Seeking relief from cold or flu symptoms? You might want to think again before reaching for painkillers.
For years, flu and cold suffers have been advised to take over-the-counter flu remedies, which usually include painkillers. Although painkillers, such as acetaminophen, ibuprofen or aspirin, reduce fever and help patients feel better, they can make symptoms worse, according to the Washington Post, citing a new report.
Painkillers taken to treat fevers could cause 2,000 flu deaths each year in the United States alone, according to a report published recently at the Royal Society by researchers at Canada’s McMaster University.
The study shows that when some patients reduce their symptoms with cold and flu medications, they feel better and return to normal activities, including work or school while still infected. Even though patients feel better, they are still able to infect others.
Fever is thought to be an antiviral combatant because many viruses find it hard to reproduce at temperatures above the body’s normal 98.6 degrees. But research is unclear whether reducing fever slows recovery.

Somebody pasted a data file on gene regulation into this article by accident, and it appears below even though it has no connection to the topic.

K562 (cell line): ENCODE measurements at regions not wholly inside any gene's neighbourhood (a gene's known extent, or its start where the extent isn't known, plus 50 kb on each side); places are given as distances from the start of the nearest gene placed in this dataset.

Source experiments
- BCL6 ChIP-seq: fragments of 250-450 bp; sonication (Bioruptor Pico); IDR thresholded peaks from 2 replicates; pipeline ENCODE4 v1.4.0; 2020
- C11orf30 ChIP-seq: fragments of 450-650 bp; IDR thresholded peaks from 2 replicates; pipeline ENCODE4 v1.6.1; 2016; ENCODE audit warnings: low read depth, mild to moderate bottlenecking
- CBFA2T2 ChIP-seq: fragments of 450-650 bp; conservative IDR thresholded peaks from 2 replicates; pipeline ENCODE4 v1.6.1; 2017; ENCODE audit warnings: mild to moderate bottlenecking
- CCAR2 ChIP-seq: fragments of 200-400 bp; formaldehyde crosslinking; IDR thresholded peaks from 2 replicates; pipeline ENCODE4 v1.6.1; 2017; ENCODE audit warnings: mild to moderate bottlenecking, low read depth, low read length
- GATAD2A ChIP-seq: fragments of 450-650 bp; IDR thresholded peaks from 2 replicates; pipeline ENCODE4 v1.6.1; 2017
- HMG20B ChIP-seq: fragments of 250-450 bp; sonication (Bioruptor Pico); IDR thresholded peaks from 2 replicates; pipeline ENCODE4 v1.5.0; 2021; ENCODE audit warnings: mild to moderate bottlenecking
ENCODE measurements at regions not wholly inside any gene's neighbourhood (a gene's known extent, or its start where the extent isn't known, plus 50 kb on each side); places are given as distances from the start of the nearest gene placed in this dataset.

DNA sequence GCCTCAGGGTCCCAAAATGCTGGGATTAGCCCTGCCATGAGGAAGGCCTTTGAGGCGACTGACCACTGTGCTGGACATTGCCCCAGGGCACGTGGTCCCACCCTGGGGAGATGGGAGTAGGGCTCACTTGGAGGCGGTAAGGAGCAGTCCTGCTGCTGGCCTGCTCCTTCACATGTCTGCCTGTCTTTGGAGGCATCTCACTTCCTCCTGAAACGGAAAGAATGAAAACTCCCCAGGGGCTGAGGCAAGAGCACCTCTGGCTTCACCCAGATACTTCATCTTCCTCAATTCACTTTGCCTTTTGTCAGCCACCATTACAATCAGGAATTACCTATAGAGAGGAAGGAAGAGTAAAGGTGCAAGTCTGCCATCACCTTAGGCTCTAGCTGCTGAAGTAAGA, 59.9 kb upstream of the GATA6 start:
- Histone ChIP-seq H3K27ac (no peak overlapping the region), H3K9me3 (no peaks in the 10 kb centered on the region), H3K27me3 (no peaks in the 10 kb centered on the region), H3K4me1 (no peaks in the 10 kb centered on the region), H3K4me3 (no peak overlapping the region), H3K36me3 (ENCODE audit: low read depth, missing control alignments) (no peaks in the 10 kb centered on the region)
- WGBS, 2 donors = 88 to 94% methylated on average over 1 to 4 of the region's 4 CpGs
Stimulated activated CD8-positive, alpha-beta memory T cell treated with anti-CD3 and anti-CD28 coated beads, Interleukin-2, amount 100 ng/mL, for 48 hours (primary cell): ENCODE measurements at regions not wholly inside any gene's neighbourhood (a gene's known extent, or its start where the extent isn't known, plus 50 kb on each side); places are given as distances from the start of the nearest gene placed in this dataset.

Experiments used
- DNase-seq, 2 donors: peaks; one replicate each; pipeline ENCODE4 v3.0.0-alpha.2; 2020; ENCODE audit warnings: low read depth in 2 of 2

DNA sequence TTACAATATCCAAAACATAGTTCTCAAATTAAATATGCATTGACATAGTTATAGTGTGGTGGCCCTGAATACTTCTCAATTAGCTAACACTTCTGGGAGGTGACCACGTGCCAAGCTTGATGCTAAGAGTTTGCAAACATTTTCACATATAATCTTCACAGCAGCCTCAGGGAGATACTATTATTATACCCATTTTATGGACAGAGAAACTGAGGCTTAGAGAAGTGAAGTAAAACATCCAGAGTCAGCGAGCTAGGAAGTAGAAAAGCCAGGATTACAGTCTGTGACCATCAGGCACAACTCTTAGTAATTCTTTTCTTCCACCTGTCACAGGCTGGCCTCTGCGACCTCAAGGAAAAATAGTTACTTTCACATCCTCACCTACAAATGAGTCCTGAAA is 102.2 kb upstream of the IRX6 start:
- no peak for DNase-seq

Lowering fever, according to some studies, may prolong viral infections and increase the amount of virus people can pass on to others, according to David Earn at McMaster University in Ontario. To find an answer, he and his colleagues turned to a 1982 study that showed that ferrets, a common animal model for human flu, produced more seasonal flu virus if their fevers were lowered either with painkillers or by having their fur shaved off, the report says.
His team used the findings to estimate how much more virus people with ordinary flu might produce if their fevers were suppressed, and the researchers used epidemiological studies in people to calculate how many more cases of flu this might cause, the Washington Post writes.
Using a mathematical model, they applied the estimates to the number of Americans each year who get the flu, develop fever and take the drugs. Researchers determined that painkiller use in the U.S. could be increasing the transmission of ordinary winter flu by an estimated 5 percent, the Post reports.
An average of 41,000 people, most of them elderly, die of flu each winter in the U.S., the report says. Painkiller use, the report says, could mean 700 to 2,000 extra deaths per year, depending on the flu strain circulating.
For more information on this season’s flu, go to the CDC website.